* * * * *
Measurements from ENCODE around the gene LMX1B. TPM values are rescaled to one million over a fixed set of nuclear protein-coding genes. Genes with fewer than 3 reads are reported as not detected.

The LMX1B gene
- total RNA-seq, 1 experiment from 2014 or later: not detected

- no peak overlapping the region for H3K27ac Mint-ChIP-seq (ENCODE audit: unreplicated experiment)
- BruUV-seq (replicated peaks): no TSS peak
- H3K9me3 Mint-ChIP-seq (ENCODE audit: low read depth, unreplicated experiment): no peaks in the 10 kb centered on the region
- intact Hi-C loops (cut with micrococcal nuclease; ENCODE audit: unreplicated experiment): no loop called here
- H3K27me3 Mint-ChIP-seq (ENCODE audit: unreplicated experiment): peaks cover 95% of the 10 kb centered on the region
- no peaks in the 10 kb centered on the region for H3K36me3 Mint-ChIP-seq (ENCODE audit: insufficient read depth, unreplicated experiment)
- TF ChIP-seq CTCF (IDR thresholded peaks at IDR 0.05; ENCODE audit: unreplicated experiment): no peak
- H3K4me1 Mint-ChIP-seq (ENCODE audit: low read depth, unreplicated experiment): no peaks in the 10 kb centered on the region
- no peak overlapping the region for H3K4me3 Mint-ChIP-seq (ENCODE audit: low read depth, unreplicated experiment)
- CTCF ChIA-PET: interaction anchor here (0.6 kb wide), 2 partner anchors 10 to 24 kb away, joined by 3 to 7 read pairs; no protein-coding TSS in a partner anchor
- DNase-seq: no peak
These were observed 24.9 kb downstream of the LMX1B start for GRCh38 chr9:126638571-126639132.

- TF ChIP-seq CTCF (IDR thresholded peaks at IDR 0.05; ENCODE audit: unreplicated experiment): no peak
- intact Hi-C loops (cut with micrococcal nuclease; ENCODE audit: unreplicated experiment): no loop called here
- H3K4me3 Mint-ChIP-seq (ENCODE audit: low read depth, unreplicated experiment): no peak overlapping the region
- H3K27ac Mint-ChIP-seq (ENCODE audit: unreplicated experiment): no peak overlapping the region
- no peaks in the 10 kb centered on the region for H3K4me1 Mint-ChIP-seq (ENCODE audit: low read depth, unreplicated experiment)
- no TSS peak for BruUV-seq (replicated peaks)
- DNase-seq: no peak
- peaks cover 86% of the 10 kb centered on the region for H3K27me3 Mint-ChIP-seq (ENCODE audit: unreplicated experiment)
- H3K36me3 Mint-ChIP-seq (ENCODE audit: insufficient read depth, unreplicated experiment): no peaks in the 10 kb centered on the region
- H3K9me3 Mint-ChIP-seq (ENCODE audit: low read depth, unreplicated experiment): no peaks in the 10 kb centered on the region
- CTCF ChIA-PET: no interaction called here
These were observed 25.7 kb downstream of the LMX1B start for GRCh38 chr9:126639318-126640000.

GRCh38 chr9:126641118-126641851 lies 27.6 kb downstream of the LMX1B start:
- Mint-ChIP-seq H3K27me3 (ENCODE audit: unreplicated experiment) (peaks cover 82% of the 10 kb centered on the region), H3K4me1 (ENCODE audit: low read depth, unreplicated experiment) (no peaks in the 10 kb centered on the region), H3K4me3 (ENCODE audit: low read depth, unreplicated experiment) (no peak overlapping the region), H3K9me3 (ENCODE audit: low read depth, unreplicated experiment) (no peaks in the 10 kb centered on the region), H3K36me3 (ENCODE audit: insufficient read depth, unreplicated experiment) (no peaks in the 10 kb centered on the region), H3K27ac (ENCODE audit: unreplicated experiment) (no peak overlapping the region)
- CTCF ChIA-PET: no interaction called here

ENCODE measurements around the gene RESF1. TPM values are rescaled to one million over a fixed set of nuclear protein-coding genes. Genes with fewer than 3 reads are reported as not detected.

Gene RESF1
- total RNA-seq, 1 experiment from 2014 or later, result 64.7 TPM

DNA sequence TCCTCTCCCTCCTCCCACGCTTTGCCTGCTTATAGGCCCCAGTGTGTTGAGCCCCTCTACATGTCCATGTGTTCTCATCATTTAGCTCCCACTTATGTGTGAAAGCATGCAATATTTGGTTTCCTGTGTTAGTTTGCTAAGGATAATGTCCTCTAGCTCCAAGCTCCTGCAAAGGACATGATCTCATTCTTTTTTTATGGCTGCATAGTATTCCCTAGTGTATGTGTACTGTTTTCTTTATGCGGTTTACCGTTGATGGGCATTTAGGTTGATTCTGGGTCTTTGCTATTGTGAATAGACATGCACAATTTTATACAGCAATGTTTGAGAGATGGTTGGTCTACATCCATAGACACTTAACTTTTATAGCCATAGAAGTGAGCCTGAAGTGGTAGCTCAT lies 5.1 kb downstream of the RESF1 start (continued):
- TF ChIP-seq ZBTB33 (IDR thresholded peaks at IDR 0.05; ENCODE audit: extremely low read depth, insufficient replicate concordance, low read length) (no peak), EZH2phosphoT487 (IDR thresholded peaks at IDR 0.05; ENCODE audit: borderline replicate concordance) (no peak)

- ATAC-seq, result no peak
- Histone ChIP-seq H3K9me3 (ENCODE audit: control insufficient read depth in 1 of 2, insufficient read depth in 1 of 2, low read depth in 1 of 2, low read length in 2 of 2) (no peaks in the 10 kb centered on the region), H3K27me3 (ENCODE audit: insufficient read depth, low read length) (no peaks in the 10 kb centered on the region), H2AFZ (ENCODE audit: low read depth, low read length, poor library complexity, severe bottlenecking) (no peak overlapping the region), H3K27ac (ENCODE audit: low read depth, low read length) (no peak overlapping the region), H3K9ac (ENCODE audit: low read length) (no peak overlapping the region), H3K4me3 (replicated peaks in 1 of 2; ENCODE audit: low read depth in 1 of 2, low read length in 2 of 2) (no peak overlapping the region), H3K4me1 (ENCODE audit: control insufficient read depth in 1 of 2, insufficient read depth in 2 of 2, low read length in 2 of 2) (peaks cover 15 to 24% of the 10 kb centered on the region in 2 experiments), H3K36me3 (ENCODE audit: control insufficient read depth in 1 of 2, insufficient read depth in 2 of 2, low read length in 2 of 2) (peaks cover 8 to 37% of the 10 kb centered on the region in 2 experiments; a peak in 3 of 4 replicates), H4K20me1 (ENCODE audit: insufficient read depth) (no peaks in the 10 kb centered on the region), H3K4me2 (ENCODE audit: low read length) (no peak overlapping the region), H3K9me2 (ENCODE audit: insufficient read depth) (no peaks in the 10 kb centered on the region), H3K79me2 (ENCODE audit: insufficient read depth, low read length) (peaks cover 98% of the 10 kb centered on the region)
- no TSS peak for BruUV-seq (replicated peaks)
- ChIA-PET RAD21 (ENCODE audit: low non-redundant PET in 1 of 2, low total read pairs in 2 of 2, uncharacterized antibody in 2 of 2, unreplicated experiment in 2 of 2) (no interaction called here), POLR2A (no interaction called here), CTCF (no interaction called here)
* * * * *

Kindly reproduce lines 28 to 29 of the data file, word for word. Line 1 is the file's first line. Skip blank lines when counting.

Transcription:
GRCh38 chr9:126641118-126641851 lies 27.6 kb downstream of the LMX1B start:
- Mint-ChIP-seq H3K27me3 (ENCODE audit: unreplicated experiment) (peaks cover 82% of the 10 kb centered on the region), H3K4me1 (ENCODE audit: low read depth, unreplicated experiment) (no peaks in the 10 kb centered on the region), H3K4me3 (ENCODE audit: low read depth, unreplicated experiment) (no peak overlapping the region), H3K9me3 (ENCODE audit: low read depth, unreplicated experiment) (no peaks in the 10 kb centered on the region), H3K36me3 (ENCODE audit: insufficient read depth, unreplicated experiment) (no peaks in the 10 kb centered on the region), H3K27ac (ENCODE audit: unreplicated experiment) (no peak overlapping the region)